Case Alert: Court Sets High Bar for Employers Who Require Authorization to Work Overtime

A recent decision by the Ontario Superior Court in CIBC v. Fresco, 2020 ONSC 75 has sent employers a warning on overtime rules.  In this case, the Court held that requiring employees to obtain authorization for overtime pay cannot be used to deny paying overtime unless the employer takes active steps to enforce it.

This case arose from a class action brought by customer service employees from CIBC bank branches across Canada. They argued that CIBC overtime policies and record-keeping systems violated the Canadian Labour Code (the “Code”) and denied them statutory overtime.

In considering this claim, the Court analyzed the Code obligation on employers to pay overtime premiums where the employer “requires or permits” an employee to work overtime. Similar language is used in the Ontario Employment Standards Act, 2000 and its regulations. The Court found that the general consensus in employment and labour law was that the word “permits” must be interpreted broadly to cover employees who are not stopped from working overtime. The employer cannot simply look the other way when unauthorized overtime occurs, but must take active steps to intervene and prevent employees from working overtime. Under the Code, every deferral employer is required to record the hours worked each day by every employee and keep this information on file for at least three years (there are similar record keeping requirements in the Ontario Employment Standards Act, 2000). CIBC’s system did not do so, and it was not sufficient defense for CIBC to point to its policy requiring pre-approval of overtime hours while knowingly allowing employees to work unapproved overtime.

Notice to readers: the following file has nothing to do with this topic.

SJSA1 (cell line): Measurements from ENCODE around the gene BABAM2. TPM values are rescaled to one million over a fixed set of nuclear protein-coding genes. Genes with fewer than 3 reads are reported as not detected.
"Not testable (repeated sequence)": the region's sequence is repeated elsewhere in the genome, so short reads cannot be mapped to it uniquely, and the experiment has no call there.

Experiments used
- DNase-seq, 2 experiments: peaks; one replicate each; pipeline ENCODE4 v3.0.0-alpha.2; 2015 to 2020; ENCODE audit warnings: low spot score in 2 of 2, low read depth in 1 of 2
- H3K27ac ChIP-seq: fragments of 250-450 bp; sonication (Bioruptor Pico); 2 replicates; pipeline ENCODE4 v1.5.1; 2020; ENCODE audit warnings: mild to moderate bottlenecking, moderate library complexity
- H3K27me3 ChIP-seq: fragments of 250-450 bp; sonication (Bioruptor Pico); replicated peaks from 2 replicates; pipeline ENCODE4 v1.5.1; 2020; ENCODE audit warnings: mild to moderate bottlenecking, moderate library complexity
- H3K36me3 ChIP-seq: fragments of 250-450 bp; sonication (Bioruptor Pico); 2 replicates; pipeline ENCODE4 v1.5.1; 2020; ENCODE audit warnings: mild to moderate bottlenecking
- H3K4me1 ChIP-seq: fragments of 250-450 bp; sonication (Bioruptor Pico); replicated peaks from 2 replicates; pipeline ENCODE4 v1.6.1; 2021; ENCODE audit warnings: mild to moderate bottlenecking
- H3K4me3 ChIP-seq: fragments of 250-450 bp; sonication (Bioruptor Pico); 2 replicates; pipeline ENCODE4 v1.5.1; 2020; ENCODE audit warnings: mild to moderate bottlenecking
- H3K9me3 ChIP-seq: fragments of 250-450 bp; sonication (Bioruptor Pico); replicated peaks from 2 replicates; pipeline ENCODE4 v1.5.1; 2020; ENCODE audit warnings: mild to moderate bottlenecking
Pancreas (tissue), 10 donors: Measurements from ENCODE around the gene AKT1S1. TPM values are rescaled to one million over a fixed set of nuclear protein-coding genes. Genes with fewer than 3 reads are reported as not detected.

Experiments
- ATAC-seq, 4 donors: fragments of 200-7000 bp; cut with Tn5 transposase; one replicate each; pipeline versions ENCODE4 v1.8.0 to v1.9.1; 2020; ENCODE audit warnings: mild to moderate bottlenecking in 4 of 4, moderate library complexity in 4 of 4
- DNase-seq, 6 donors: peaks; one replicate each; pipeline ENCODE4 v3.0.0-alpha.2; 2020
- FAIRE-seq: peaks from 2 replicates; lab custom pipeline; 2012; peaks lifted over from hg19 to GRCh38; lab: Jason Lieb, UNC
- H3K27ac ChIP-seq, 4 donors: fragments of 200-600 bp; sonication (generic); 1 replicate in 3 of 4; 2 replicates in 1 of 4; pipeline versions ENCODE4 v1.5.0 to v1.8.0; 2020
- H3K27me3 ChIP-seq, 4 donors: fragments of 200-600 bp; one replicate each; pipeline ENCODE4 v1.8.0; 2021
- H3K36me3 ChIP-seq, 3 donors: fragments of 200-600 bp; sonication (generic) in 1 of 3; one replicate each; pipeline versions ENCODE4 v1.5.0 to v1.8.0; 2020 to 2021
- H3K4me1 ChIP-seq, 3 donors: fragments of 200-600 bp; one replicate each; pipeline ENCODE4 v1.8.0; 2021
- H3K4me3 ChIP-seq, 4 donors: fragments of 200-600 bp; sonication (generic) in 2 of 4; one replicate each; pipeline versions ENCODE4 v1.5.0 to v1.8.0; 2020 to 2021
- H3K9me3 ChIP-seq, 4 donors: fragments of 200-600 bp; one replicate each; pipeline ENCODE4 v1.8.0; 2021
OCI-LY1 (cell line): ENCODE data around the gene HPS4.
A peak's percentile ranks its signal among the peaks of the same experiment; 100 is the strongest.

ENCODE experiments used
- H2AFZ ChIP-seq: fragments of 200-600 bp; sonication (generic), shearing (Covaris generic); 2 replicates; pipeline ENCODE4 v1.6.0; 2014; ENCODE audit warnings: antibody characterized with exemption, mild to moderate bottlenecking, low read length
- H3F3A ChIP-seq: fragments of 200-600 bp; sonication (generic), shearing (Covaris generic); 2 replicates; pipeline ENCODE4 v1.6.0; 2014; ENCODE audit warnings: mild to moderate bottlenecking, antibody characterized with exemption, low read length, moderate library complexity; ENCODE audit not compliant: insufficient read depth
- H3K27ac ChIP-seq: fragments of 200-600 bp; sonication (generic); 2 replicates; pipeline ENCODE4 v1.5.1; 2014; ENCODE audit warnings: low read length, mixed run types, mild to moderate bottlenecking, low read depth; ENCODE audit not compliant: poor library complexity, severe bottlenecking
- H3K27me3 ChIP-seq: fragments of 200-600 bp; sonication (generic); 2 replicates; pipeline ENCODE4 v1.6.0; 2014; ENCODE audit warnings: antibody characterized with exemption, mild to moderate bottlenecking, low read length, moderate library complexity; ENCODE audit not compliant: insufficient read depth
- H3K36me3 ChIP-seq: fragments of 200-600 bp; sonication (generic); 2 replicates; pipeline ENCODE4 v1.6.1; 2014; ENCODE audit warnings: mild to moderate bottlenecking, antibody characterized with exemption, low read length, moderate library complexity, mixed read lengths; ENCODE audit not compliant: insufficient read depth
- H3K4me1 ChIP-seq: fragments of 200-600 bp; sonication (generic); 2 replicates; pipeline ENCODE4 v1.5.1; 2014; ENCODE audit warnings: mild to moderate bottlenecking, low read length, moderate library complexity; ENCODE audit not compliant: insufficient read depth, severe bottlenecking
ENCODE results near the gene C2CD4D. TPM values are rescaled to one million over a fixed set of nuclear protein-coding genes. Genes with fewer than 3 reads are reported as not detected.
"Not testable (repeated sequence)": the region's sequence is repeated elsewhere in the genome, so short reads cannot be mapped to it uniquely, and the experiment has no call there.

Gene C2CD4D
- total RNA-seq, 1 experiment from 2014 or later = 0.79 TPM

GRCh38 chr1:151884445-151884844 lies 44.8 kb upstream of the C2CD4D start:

The take away of this case is that employers have a positive obligation to intervene and prevent overtime work if they want to avoid paying overtime premiums. If the employer knows or ought to have known about employees working overtime (even if the employee did not request authorization) and does not take reasonable steps to prevent employees from working, that overtime work must be appropriately compensated. This case illustrates the importance of staying up to date on records of hours actually worked and staff schedules, of providing adequate manager training to ensure that employees are not working excess hours, and of having clear, detailed protocols on when and if overtime hours should be worked.

PooranLaw will continue to monitor legal developments related to employment standards legislation. In the meantime, if you require legal assistance, we encourage you to reach out to your regular PooranLaw lawyer, or any member of our team.

Note: This article provides general information only and does not constitute, and should not be relied upon as, legal advice or opinion. PooranLaw Professional Corporation holds the copyright to this article and the article and its contents may not be copied or reproduced in any form, in whole or in part, without the express permission of PooranLaw Professional Corporation.